To satisfy ourselves as to the validity of the results, we demand that the results match three criteria: (1) the oral teachings of our guru lineage, (2) personal experience in our lab, our meditation room, and (3) the written texts of those who have successfully attained the primary aim of yoga. What one regards as their religion is one hundred percent irrelevant. Anyone from any religion, or no religion, can practice yoga.
Why do we call it “yoga“? We could call it anything, but union with God/Truth—we want to experience the Truth about God—is what we want so this is what we call the process of getting it.
- Yoga – Sanskrit, ‘union’, from yuj, ‘to yoke together’.
What Yoga Isn’t
An interesting thing about this business of science, spirituality and yoga is that, to a yogi, the word God and the word Truth are synonymous terms. This brings me to another misunderstanding generated by misinformation.
Words like ‘spiritual’ and ‘spirituality’ are not common in yoga terminology, but have been adopted in the west for the purpose of communicating the inclusion of the subtle, non-physical aspects of yoga. That is to say, yoga involves both the physical and the non-physical, the gross (visible) and the subtle (invisible physical and non-physical). By ‘spiritual’ I mean ‘of the spirit’, the subtle, non-physical part of you that is the Real You.
What I do not mean is what I just this moment found in a dictionary. I mean neither of these two definitions of ‘spiritual’:
- Said of a person not concerned with material values or pursuits.
- Of or relating to religion or religious belief.
Neither of these define yoga. Yoga does not ask you to have no values in the physical realm. And yoga is not about beliefs. It is about Truth and the scientific process of attaining union with That (what better proof could there be?).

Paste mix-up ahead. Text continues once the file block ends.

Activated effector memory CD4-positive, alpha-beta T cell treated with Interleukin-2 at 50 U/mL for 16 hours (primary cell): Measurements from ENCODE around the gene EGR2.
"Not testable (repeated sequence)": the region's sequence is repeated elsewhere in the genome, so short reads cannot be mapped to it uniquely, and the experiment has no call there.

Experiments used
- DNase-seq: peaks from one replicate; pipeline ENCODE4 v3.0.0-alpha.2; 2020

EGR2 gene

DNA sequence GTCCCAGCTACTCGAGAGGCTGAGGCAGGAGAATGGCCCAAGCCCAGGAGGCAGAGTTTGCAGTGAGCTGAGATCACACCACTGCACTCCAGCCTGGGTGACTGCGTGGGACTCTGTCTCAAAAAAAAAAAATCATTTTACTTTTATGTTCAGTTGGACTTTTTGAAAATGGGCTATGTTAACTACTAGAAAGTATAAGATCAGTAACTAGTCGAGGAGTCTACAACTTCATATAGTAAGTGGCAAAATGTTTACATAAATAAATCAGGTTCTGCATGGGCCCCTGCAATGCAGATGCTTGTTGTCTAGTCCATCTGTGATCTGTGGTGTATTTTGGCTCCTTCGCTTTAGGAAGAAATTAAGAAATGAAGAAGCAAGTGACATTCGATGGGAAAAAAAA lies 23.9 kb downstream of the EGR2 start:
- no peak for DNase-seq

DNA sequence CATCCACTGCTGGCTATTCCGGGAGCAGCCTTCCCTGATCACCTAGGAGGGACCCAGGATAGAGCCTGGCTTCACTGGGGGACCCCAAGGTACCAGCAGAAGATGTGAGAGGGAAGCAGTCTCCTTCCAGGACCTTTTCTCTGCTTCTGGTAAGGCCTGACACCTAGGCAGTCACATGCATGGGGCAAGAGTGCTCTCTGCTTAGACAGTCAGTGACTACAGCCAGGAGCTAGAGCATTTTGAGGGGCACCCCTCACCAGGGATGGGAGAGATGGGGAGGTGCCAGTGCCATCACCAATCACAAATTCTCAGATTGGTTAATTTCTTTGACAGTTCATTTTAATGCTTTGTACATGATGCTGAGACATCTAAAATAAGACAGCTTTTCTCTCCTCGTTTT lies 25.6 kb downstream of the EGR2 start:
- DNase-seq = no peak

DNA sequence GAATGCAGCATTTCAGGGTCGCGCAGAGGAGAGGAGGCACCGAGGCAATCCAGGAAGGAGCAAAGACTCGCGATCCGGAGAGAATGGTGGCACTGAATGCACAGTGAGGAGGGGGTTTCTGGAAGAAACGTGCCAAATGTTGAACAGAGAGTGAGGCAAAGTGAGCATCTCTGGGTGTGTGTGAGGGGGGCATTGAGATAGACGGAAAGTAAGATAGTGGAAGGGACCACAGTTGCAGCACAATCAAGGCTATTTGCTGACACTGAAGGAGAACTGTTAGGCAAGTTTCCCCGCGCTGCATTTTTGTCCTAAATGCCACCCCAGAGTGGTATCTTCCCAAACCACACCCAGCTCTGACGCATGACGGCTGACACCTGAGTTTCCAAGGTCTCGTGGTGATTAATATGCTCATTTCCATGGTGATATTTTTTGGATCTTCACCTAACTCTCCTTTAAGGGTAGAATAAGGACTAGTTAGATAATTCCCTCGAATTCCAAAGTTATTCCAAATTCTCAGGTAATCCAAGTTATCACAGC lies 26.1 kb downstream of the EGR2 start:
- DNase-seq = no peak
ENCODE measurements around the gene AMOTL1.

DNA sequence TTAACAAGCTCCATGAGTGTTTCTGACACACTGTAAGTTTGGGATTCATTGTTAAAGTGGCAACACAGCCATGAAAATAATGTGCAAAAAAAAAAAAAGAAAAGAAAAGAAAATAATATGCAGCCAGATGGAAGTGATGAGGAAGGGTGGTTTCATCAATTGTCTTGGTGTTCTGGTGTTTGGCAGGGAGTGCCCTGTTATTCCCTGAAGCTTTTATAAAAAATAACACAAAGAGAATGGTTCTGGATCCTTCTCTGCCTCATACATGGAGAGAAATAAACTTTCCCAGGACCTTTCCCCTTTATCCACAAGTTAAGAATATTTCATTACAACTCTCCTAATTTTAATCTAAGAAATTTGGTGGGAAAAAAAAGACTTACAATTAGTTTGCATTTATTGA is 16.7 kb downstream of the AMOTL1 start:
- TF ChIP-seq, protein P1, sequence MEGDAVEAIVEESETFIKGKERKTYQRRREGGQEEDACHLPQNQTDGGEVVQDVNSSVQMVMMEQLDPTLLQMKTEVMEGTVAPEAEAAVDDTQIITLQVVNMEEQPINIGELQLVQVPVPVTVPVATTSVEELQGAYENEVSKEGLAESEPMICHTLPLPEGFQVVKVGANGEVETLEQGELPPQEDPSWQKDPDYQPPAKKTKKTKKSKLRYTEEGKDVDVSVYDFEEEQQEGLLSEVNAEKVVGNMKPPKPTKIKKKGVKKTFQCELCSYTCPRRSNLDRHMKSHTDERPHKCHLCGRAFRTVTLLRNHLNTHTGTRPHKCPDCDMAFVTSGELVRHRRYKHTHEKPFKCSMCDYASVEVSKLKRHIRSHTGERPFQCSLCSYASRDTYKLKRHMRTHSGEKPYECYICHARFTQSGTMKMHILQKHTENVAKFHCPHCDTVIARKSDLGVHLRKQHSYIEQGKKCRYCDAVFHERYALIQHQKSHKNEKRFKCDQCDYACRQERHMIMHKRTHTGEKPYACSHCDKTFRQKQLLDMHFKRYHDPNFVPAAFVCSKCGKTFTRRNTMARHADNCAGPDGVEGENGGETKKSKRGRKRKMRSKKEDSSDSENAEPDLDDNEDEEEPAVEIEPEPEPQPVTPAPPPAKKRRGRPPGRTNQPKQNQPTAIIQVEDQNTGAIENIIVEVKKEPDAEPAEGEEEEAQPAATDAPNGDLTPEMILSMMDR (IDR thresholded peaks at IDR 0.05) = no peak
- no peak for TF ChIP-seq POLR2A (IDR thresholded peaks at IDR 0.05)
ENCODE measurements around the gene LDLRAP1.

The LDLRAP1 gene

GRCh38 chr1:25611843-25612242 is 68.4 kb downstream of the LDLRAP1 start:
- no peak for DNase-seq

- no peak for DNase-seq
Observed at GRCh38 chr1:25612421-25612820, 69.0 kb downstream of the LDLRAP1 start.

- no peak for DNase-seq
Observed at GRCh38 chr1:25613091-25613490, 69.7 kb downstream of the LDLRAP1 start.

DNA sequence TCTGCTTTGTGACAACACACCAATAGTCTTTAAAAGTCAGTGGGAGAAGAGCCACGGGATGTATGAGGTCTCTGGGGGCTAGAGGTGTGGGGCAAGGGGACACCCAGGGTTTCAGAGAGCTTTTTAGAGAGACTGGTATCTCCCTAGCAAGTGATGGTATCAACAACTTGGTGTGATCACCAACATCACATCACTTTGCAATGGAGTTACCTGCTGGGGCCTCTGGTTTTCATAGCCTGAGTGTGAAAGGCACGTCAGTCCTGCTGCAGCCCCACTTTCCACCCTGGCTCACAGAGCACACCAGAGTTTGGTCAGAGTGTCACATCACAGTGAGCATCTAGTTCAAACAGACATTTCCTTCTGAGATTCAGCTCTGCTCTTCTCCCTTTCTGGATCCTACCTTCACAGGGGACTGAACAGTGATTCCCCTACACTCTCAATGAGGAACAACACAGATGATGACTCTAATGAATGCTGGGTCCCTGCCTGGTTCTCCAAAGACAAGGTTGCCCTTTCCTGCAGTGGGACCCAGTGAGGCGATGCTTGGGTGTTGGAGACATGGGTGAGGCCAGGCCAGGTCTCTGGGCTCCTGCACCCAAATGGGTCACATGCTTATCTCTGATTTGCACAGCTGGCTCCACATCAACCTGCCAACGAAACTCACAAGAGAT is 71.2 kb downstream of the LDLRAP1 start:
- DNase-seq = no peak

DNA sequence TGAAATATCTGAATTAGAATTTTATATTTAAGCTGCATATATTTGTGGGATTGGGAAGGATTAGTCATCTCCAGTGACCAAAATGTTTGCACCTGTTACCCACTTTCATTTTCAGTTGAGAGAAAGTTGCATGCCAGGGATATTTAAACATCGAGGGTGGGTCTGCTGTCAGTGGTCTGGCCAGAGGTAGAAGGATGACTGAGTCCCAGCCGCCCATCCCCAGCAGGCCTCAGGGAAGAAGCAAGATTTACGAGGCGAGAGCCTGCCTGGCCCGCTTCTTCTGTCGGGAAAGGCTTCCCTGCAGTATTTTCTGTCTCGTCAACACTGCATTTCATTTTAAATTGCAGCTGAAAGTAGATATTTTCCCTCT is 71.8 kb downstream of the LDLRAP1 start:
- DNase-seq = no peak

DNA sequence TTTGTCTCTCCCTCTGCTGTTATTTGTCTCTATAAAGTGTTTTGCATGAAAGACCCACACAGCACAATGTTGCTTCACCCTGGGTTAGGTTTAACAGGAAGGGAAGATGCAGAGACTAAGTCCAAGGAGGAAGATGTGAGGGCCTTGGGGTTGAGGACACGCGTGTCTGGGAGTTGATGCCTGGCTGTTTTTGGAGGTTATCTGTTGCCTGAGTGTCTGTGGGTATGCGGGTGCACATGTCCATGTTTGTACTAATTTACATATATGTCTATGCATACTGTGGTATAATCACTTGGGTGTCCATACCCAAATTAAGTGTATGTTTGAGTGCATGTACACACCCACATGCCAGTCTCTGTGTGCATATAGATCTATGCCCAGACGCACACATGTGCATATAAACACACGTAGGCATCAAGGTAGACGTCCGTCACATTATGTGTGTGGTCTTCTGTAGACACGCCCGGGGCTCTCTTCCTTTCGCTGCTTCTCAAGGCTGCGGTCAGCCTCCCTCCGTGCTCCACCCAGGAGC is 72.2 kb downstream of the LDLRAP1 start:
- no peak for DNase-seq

The common concept of belief was brought home to me many years ago on an occasion in which I was giving a talk followed by a question and answer period, and someone asked me a question about my ‘belief system’. I had not heard this term before and thought it to be very strange question. I asked this man what a belief system was. (I could see it in his eyes that not knowing this would invalidate anything further I had to say.) After listening to his description, I answered, “I don’t have one”. I never saw that man again. It seemed that having a belief system was assumed to be a positive attribute of any ‘spiritual’ person. And that’s another thing that yoga is not: yoga is not a belief system.
And yoga is not a religion. A religion is an organized group of people that surfaces only when the beliefs of those involved are organized and in agreement. In other words, when there is a belief system to hold it together.
Real Yoga, on the other hand, has been preserved for millennia through lineages of enlightened masters who pass down knowledge to their disciples. Truth is what it is, it doesn’t change, but the way teachers teach will be different from one teacher to another, making a diverse range from which each individual seeking their guru can find their own teacher and spiritual path.
Namaste (I bow to the Divine One that You really are),